I started again as fresh as a fly, forgetting my hands ; and with the exception of the halt for supper, rode merrily through the night. By this time I was up to my friend Aimee, and I managed also in passing through some, town to buy a bridle, a l’Anglaise, with enormous buckles, and though it was not the sort of thing I should have liked to have turned out with his Grace of Beaufort’s hounds at Stanton Park, it was a wonderful relief after the posting bridles. Then I learnt the courier’s trick of getting a good start of the carriage, clattering along two or three posts quick, taking a rest. Reader, if you want to know luxury, ride courier for a night or two, get a good start of an hour of your carriage, and then, when you reach the end of the post, give orders to have your horse all ready to start the moment the carriage comes up, and throw yourself into the masses of straw that fill some of the stalls. If you don’t enjoy that snooze, you have never tasted true rest.

And tlins we cantered on through the second night. I don’t tell you that towards the second morning I should not have enjoyed the carriage more than the saddle; but I had said I would do it, and was determined to stick to it. Besides, it is wonderful how one learns to doze on horseback. The good French breakfast—and such coffee !—set me quite up, and right merrily did I ride into Rennes (our first place of inspection) that afternoon. How I enjoyed my warm bath and bed after that long, hot ride, which still I look back to as one of the pleasantest in my life, save and except a canter to the Rock to meet the dear old Kilkenny hounds in the olden time, when that prince of huntsmen and riders, Johnnie Power, hunted them; and poor Richard Cox, and the two Baileys, and the Stannards, and the Quins, and the Montgomerys, and that hardest of pill-boxes, Dr. O’Reilly, rode to them.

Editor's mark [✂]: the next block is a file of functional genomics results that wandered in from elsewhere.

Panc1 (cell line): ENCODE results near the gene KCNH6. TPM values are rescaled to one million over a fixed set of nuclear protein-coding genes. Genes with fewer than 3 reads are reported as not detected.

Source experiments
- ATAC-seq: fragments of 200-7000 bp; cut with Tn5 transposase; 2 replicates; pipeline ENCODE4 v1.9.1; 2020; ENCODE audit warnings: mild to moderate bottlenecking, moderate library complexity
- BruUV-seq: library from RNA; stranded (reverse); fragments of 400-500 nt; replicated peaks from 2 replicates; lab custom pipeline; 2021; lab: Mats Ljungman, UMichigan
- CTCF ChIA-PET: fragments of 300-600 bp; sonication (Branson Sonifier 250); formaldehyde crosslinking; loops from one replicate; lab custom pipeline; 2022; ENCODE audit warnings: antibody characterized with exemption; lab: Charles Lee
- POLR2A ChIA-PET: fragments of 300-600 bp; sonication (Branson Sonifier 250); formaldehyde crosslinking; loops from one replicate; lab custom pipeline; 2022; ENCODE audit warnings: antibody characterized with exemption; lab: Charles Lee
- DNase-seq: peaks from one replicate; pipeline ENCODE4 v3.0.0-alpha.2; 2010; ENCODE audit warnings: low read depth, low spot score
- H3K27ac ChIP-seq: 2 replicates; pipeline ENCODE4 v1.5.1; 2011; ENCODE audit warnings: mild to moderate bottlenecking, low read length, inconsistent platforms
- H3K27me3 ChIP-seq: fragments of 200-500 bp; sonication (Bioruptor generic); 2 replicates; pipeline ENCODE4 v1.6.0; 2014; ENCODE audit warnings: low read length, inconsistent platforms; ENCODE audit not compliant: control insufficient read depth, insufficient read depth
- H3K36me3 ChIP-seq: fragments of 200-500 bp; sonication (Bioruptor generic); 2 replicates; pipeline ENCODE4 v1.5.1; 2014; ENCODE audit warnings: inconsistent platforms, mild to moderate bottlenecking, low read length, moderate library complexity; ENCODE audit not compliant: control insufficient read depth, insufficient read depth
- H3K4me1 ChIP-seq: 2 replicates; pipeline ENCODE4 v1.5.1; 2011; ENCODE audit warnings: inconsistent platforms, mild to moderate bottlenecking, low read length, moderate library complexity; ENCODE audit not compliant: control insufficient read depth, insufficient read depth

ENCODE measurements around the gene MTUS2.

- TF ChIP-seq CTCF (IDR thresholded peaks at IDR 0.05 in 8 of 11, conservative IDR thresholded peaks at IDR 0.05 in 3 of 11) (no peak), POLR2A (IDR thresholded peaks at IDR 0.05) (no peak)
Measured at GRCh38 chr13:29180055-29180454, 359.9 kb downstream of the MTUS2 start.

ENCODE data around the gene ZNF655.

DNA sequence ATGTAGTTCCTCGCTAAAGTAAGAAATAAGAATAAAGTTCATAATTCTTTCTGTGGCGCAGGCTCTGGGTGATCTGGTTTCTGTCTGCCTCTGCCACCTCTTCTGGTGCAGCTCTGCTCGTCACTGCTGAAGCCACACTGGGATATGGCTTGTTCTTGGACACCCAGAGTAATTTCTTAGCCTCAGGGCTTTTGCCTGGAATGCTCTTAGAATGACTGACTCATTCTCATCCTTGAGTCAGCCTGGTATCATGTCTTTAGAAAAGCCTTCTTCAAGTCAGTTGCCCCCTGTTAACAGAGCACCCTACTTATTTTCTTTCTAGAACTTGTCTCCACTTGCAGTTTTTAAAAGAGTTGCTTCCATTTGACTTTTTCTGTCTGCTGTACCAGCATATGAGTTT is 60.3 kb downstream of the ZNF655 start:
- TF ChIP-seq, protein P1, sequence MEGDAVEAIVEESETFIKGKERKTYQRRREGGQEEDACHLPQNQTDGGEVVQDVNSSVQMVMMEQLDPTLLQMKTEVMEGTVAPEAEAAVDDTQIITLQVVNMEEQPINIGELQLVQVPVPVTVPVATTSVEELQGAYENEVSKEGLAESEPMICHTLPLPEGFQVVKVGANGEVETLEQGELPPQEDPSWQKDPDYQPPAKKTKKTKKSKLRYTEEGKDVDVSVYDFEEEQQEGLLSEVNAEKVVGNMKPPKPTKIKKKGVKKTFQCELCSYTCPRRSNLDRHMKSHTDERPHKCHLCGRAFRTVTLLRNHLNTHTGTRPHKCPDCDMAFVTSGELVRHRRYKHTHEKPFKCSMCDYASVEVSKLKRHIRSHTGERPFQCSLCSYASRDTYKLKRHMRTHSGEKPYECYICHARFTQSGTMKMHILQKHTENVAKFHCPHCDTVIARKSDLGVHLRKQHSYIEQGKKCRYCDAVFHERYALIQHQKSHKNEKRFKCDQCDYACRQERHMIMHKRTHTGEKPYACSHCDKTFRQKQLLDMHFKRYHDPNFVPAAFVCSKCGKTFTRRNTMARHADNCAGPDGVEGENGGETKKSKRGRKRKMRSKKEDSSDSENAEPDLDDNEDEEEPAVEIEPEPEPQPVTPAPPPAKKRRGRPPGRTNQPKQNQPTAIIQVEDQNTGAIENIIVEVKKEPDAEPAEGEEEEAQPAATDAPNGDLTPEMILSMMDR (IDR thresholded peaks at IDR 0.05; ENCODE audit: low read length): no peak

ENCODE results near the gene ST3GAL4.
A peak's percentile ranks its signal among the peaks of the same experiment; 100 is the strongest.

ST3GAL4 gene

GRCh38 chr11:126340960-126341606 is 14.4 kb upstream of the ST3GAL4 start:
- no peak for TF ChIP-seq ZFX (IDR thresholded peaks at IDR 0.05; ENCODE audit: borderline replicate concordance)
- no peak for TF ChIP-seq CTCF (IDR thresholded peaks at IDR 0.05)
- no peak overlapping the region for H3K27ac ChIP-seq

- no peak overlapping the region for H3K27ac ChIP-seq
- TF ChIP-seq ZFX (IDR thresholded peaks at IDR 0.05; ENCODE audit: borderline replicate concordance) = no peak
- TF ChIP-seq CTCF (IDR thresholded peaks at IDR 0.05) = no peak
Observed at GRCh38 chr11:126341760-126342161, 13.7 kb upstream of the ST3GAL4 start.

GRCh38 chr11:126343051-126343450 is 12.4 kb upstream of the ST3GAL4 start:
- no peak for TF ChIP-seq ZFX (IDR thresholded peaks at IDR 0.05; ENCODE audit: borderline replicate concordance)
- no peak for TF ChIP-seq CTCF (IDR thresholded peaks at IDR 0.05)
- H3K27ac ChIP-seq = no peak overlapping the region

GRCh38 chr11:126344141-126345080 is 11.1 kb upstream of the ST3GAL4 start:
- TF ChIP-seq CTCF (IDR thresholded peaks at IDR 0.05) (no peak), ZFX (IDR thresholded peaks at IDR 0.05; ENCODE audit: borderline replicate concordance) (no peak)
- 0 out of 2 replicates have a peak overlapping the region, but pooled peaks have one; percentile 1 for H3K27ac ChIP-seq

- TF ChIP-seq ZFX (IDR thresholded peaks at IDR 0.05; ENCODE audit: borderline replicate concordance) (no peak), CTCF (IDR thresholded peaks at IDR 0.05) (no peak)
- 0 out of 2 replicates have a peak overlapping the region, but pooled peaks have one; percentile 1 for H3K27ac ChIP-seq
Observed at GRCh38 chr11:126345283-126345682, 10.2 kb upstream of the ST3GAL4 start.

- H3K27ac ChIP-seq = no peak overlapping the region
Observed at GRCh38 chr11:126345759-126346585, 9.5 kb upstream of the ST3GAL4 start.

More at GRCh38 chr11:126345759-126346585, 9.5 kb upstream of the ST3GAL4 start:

How I found it out I don’t know, but I did that evening—that there was some good shooting in the neighbourhood of Rennes. I knew that everything would be open to the General; but as he must first look after his cavalry, I was determined not to lose a day. The shooting had not been opened by the prefet of the department, I had no joorte d’armes, I had no permission from any one, and I did not know one field from another; but I had my gun and poor Die —old Tom’s ancestress, then about nine or ten months old—and off I started early the next morning, violating every law, human and divine, for it was Sunday. But this, I fear, I calculated on ; for the Breton peasants were then, as they are now, very devout, and were sure to be at church most of the day, and I was more afraid of them than anything else. I cannot say I did much execution; for I could hardly hit a haystack flying. The day was intensely hot. It was nearly Die’s first essay, and though the corn was cut, the buckwheat was not; and into that I dared not (except when the coast was quite clear) intrude, for fear of a drubbing from the peasants, which I should have assuredly got, as 1 deserved. I got three or four partridges, and about as many quails. But, oh, what stubbles ! I have never seen such, before or since. High and dirty! would that the world abounded in such, and that I could live and shoot where the worst farming existed! Towards the afternoon I met a French chasseur, marauding like myself. At first we were inclined to fly each other; but we fraternized, and, thanks to him, I got safe back to Rennes without encountering any gardes champetres or reminiscences of the lews. gendarmes, which otherwise I probably might have done. He had a very decent, queer-looking dog, who trotted not faster than we walked, but with a capital nose, and a dead hand at catching a hare on her form; and we had, during the time I spent at Rennes, some little private poaches of our own on bye-days, when we always got something.